Gladys

The smell of cheap cigarettes floods my senses
She floats into the room, on cloud nine
On one arm, another rich playboy
On the other, a handsome rogue –
She believes their lies, make-up creased and wrinkled,
Oblivious to her hideousness,
she milks them for every dime

Tall tales escape her red lips –
charm oozing, staining her faux mink coat
Draped across his arm, it’s difficult to believe
she’d graduated top of her class and was a concert pianist
Her fingers, now yellowed with chipped nail polish
grasp a tumbler – whiskey on the rocks
her other hand idly caresses a mole on her throat

The playboy lights her cigarette,
the rogue ogles her jewelry, calculating
Willfully ignoring their practiced seduction
She pretends it is as it was – the ghosts of Ray and Chuck –
brothers, partners – inseparable since birth,
reunited at the gates of Hell – she smiles wistfully
caught up in a past memory, beautiful yet aggravating

She catches my eye, but pretends not to see me
Though her face turned pale, her fingers restless
Nervous, she excitedly regales her past adventures
with renewed passion, determined to be the center of attention
all duties, responsibilities, maternal instincts drowning
in booze and a faulty self image
and I become another obstacle, now faceless

As I turn to walk away, I watch as she slips her hand
into the playboy’s pocket and gracefully tucks the money
under her collar as she adjusts the fur
She flinches when the rogue grasps her thigh,
but recovers her composure and gulps the rest of her whiskey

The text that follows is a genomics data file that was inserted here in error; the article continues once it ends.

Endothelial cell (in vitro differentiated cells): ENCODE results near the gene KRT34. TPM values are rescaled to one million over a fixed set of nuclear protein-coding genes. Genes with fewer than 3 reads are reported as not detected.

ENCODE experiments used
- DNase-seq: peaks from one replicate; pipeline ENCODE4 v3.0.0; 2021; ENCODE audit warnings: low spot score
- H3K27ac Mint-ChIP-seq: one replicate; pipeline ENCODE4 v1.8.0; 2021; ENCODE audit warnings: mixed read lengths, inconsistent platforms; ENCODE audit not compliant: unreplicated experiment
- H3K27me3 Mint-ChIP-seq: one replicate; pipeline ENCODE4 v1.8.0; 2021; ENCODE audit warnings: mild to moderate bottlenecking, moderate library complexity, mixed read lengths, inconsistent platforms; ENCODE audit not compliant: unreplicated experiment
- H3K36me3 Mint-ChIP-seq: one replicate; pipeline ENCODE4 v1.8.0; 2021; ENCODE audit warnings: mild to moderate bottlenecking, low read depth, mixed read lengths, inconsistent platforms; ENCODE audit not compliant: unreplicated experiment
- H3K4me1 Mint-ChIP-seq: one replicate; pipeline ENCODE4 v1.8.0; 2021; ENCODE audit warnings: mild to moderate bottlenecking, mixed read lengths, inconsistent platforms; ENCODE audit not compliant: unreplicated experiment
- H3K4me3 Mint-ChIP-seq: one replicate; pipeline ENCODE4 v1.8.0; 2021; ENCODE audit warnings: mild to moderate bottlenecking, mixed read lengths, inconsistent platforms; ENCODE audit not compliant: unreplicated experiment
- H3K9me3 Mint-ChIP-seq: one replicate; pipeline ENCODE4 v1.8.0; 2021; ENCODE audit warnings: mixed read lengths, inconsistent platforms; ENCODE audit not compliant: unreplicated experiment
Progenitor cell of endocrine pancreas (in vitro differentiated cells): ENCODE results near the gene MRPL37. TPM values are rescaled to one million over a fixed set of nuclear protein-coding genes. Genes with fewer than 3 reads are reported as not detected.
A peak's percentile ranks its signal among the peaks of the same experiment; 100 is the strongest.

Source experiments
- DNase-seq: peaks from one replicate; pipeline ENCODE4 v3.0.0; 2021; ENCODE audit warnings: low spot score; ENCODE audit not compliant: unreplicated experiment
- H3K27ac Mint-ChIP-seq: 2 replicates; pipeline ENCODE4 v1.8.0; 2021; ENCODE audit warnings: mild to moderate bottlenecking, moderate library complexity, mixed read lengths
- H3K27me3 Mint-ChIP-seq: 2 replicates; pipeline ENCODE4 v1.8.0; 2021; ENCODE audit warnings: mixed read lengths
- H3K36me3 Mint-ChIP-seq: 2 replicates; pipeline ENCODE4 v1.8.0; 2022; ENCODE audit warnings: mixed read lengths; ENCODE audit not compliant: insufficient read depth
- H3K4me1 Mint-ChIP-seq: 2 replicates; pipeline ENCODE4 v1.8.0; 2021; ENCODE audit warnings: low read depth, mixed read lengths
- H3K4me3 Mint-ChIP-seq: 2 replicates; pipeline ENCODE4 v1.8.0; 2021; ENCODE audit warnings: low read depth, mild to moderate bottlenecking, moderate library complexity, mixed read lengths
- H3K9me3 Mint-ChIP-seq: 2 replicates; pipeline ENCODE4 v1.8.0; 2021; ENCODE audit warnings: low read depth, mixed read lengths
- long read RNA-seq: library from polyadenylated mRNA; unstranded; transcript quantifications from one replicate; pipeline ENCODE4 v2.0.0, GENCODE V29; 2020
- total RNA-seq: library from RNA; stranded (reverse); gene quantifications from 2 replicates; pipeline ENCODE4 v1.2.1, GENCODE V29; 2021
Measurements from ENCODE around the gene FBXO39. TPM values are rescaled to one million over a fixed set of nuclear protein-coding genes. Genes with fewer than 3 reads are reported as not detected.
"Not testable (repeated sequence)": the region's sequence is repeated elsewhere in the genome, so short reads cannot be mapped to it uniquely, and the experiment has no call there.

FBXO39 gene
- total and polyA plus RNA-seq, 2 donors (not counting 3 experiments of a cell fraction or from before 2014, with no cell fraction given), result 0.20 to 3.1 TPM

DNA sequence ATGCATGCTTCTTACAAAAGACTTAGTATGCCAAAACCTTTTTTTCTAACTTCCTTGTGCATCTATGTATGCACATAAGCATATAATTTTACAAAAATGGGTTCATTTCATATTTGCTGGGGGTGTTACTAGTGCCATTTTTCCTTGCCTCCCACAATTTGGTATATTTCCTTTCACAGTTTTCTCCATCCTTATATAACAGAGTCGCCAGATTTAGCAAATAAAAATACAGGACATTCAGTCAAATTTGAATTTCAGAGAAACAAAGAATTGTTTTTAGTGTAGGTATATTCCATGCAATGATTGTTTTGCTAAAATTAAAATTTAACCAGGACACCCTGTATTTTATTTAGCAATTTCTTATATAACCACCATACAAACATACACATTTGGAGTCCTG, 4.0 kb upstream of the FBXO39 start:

The familiar trill of her laughter echoes
in my mind and throughout eternity

© Frohmberg 2005, 2016


221529_10151033016679806_552911427_oThe original poem “A Free Spirit” was written when I was in high school. This version was written ten years ago and is loosely based on what I think my great-great Aunt Gladys’s “end of life” could’ve been, as if I was there to observe it. A bit morbid and quite tragic, but full of adventures… which is exactly how everyone I know described her. She was a spitfire – a free spirit – who apparently, with her brothers Raymond and Charles, “made and lost fortunes in the oil boom” of the early 20th century. Extremely talented, but lacking the stick-to-itiveness of her older sister (my great-grandmother), she flitted around the country, living “high on the hog” and never really settled down or planned responsibly for her golden years. My grandparents speculated that she died alone, an alcoholic, in squalor in Los Angeles sometime in the 1970s.

The Evie mentioned on the photo is my grandmother. “Charley” could be her brother (also called Chuck) or Evie’s sister, Charlene. I’m not sure.

I’ve been interested in genealogy and “finding my roots” since Middle School, when I started going through my grandfather’s ancestry research. Recently, I’ve started a blog about all the family history: The Stories of My Family. I hope you check it out, enjoy the stories, and are inspired to do a little digging into your own family!

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5 Comments Add yours

  1. clcouch123 says:

    The word “speculated” hooked me while reading. For those who know their relatives, it might seem odd not to know. My parents only had one sibling (each) from whom they were alienated. Hence we know little about our extended families and have to poke around and guess. I can understand your interest in piecing it all together. I wonder how hard it would be to be in this great-great-aunt’s company? I’m sure I’d find living with some of the relatives I’ve heard of to be a challenge. Good luck as you search out your family!

    Liked by 1 person

    1. Call me Cordelia says:

      When I talked with her nieces and grand-nieces, they told me she was exciting but abrasive. Their husbands and my father (her grand nephews) thought she was a mooch. Those that knew her didn’t really want to be around her. Sad, really.

      Like

  2. Fabulous…wonderful imagery

    Liked by 1 person

    1. Call me Cordelia says:

      Thank you!

      Liked by 1 person

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